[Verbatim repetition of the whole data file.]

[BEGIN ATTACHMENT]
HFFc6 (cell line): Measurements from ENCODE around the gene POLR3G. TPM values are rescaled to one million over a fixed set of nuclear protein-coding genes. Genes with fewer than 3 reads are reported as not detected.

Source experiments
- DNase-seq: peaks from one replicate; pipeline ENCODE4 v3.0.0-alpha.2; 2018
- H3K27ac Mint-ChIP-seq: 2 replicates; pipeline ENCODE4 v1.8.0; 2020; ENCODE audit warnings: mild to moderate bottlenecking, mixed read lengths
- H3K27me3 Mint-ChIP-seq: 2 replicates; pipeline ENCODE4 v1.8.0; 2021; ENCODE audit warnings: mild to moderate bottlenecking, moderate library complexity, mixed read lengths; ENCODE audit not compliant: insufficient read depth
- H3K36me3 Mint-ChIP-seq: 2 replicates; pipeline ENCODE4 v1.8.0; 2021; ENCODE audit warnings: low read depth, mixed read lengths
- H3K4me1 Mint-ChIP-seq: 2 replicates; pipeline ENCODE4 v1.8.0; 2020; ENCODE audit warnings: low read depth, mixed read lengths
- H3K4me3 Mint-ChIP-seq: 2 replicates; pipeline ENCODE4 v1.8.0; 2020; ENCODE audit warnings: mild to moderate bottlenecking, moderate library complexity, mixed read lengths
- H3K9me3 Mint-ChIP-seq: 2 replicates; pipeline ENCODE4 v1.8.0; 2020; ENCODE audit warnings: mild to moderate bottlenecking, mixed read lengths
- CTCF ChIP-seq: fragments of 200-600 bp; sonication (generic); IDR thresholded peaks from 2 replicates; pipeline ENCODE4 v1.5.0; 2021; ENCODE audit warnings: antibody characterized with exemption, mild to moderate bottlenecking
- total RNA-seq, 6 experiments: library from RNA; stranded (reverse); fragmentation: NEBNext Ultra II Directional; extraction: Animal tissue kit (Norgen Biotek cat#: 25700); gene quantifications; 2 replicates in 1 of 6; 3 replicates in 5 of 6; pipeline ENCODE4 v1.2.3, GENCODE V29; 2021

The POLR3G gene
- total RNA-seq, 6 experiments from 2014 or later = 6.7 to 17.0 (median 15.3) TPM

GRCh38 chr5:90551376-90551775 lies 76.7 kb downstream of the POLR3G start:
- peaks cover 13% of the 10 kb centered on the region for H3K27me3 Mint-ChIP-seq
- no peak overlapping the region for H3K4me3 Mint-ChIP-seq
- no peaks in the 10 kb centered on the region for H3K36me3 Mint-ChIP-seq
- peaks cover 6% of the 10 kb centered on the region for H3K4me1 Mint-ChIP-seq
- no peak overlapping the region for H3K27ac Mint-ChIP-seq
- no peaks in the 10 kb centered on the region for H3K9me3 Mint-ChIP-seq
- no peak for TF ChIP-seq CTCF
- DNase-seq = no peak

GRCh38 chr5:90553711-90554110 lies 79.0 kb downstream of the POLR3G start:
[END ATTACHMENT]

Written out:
HFFc6 (cell line): Measurements from ENCODE around the gene POLR3G. TPM values are rescaled to one million over a fixed set of nuclear protein-coding genes. Genes with fewer than 3 reads are reported as not detected.

Source experiments
- DNase-seq: peaks from one replicate; pipeline ENCODE4 v3.0.0-alpha.2; 2018
- H3K27ac Mint-ChIP-seq: 2 replicates; pipeline ENCODE4 v1.8.0; 2020; ENCODE audit warnings: mild to moderate bottlenecking, mixed read lengths
- H3K27me3 Mint-ChIP-seq: 2 replicates; pipeline ENCODE4 v1.8.0; 2021; ENCODE audit warnings: mild to moderate bottlenecking, moderate library complexity, mixed read lengths; ENCODE audit not compliant: insufficient read depth
- H3K36me3 Mint-ChIP-seq: 2 replicates; pipeline ENCODE4 v1.8.0; 2021; ENCODE audit warnings: low read depth, mixed read lengths
- H3K4me1 Mint-ChIP-seq: 2 replicates; pipeline ENCODE4 v1.8.0; 2020; ENCODE audit warnings: low read depth, mixed read lengths
- H3K4me3 Mint-ChIP-seq: 2 replicates; pipeline ENCODE4 v1.8.0; 2020; ENCODE audit warnings: mild to moderate bottlenecking, moderate library complexity, mixed read lengths
- H3K9me3 Mint-ChIP-seq: 2 replicates; pipeline ENCODE4 v1.8.0; 2020; ENCODE audit warnings: mild to moderate bottlenecking, mixed read lengths
- CTCF ChIP-seq: fragments of 200-600 bp; sonication (generic); IDR thresholded peaks from 2 replicates; pipeline ENCODE4 v1.5.0; 2021; ENCODE audit warnings: antibody characterized with exemption, mild to moderate bottlenecking
- total RNA-seq, 6 experiments: library from RNA; stranded (reverse); fragmentation: NEBNext Ultra II Directional; extraction: Animal tissue kit (Norgen Biotek cat#: 25700); gene quantifications; 2 replicates in 1 of 6; 3 replicates in 5 of 6; pipeline ENCODE4 v1.2.3, GENCODE V29; 2021

The POLR3G gene
- total RNA-seq, 6 experiments from 2014 or later = 6.7 to 17.0 (median 15.3) TPM

GRCh38 chr5:90551376-90551775 lies 76.7 kb downstream of the POLR3G start:
- peaks cover 13% of the 10 kb centered on the region for H3K27me3 Mint-ChIP-seq
- no peak overlapping the region for H3K4me3 Mint-ChIP-seq
- no peaks in the 10 kb centered on the region for H3K36me3 Mint-ChIP-seq
- peaks cover 6% of the 10 kb centered on the region for H3K4me1 Mint-ChIP-seq
- no peak overlapping the region for H3K27ac Mint-ChIP-seq
- no peaks in the 10 kb centered on the region for H3K9me3 Mint-ChIP-seq
- no peak for TF ChIP-seq CTCF
- DNase-seq = no peak

GRCh38 chr5:90553711-90554110 lies 79.0 kb downstream of the POLR3G start: